Watch the video here:
This is so true and I just sat there thinking to myself, "This is the stuff they don't teach you in college." It's the kind of information that I wish I would have known about as an artist as well. My professors always talked about the "art" of video games and how awesome it is to be a part of something grand, but at the same time I could have benefited from learning about the corporate side of things instead of learning first hand without any warning at all.
As mentioned in the video, GAMES ARE PRODUCTS, nothing more to the publishers and suits that are selling them. It truly is about money and what sells. So having to deal with that as a developer can be quite challenging at times. I am reminded of when Infinity Ward wanted to make a game called Modern Warfare and all the executives fought it tooth and nail because WWII games were what sold, and they just wanted more of the same. Of course we all know how that went down. Very well indeed.
It's the developers and the individual employees that have to fight for those changes, so of course that can wear one down and put a lot of stress on the team to try to make things work despite all of the craziness. Because at the end of the day the people with the money win. Not the artist with a vision, the designer with an amazing idea, the programmer with awesome code, or the writer with a fantastic story.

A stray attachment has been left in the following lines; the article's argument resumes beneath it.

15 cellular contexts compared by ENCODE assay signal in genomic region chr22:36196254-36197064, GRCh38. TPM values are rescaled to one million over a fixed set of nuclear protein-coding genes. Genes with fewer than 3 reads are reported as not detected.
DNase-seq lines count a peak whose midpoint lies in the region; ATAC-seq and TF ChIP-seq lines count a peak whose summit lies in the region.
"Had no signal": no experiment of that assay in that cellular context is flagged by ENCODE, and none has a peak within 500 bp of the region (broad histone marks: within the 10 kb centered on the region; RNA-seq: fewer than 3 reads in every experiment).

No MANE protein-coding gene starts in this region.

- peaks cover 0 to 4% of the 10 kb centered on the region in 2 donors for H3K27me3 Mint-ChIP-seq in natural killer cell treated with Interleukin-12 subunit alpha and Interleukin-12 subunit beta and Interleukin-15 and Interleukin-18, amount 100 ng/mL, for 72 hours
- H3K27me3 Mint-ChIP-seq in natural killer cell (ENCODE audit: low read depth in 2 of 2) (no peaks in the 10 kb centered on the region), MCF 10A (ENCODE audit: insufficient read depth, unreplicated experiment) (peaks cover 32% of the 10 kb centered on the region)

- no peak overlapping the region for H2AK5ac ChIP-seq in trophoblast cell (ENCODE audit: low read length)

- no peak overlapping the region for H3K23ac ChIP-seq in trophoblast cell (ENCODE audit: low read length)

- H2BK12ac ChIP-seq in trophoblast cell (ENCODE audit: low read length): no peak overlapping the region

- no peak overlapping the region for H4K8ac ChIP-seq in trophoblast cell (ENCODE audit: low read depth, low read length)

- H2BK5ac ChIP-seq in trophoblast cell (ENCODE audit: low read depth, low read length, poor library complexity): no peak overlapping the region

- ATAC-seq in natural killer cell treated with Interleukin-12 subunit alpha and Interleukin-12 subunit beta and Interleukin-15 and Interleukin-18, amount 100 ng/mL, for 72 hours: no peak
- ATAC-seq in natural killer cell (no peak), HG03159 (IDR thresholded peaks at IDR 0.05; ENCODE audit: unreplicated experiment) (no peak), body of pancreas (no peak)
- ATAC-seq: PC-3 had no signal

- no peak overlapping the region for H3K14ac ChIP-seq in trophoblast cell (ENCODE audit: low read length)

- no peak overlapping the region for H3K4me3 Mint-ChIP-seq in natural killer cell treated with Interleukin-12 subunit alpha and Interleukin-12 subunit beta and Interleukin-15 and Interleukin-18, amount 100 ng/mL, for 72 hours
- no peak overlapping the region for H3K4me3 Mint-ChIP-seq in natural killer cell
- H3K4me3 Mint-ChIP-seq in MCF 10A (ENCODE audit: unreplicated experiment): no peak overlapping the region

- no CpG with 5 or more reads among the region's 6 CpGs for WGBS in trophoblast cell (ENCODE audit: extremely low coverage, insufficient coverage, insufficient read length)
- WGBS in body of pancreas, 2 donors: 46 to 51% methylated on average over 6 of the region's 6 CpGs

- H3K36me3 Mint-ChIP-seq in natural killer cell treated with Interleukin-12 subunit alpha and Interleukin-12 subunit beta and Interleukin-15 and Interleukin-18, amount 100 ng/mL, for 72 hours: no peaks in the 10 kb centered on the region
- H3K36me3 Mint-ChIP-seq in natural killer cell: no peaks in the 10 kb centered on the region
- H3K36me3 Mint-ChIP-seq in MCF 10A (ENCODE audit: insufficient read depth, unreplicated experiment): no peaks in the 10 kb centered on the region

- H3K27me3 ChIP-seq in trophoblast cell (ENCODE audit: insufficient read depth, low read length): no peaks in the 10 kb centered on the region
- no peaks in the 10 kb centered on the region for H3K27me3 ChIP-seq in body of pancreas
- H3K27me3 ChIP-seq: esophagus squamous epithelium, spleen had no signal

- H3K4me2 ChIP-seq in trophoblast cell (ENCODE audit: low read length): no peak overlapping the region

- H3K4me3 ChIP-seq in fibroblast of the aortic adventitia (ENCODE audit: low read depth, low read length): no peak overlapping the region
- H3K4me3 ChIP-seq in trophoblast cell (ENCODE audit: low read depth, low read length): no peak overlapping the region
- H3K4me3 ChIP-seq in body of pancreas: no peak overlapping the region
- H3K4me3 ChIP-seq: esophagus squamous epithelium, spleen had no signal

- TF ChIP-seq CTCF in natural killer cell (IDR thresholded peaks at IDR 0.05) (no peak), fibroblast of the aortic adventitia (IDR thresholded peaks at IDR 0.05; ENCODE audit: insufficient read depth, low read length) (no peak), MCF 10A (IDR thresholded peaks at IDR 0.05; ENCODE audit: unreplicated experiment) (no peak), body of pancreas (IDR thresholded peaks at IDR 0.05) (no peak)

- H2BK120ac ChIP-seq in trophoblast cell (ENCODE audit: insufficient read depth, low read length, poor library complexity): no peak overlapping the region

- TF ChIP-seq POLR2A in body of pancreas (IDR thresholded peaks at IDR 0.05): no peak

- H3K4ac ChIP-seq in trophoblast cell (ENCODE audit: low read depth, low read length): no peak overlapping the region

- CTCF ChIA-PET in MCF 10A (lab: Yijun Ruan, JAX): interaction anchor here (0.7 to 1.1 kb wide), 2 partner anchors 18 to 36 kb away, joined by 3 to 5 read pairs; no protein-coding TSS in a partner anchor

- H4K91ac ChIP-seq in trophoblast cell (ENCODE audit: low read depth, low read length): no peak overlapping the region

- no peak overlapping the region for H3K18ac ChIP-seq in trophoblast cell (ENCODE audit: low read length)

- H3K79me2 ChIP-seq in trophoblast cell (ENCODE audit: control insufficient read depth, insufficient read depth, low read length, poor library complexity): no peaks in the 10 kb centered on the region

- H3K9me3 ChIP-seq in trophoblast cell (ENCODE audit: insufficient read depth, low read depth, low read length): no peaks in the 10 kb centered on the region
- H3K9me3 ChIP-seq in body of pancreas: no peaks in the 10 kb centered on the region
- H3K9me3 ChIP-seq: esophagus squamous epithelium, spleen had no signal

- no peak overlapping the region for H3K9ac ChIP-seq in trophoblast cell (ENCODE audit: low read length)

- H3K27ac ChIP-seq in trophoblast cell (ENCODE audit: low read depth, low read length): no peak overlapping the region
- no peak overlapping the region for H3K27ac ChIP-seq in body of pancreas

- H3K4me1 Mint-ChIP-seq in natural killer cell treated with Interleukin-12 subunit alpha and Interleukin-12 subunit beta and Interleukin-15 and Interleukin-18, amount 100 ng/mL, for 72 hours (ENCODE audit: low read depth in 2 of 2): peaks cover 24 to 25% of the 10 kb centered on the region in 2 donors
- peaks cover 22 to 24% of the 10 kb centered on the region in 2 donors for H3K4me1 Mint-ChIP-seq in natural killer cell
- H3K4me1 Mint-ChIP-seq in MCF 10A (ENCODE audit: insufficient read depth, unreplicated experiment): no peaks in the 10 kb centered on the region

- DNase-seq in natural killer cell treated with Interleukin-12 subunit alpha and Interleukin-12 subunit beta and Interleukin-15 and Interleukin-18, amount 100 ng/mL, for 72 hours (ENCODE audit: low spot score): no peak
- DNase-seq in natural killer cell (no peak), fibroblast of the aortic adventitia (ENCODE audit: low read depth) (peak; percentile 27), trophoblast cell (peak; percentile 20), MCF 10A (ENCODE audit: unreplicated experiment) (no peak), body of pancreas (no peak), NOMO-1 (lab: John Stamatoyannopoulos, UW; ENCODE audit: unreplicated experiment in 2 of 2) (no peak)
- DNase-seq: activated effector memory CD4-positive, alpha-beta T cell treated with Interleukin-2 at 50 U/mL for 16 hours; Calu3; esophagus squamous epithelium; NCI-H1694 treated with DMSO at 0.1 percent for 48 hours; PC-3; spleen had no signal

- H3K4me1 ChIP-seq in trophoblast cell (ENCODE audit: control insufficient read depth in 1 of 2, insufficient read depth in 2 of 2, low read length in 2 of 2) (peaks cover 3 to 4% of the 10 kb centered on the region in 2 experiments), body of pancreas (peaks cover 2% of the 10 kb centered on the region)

I noticed that there are a lot of negative comments on the video, such as, "You're crushing young people's hopes and dreams." I'm assuming that most of those are coming from gamers and not industry professionals, because as stated previously, the points made are valid and it's just to inform others about what they might be unaware of.
I would never trade in my video game experience for the world, but I was one of those artists that went in with higher expectations than I should have. It would have been nice to know more about the business side of things to help me prepare for what was in store. That goes for anyone on the team, not just artists; producers, programmers, designers, writers, testers, etc.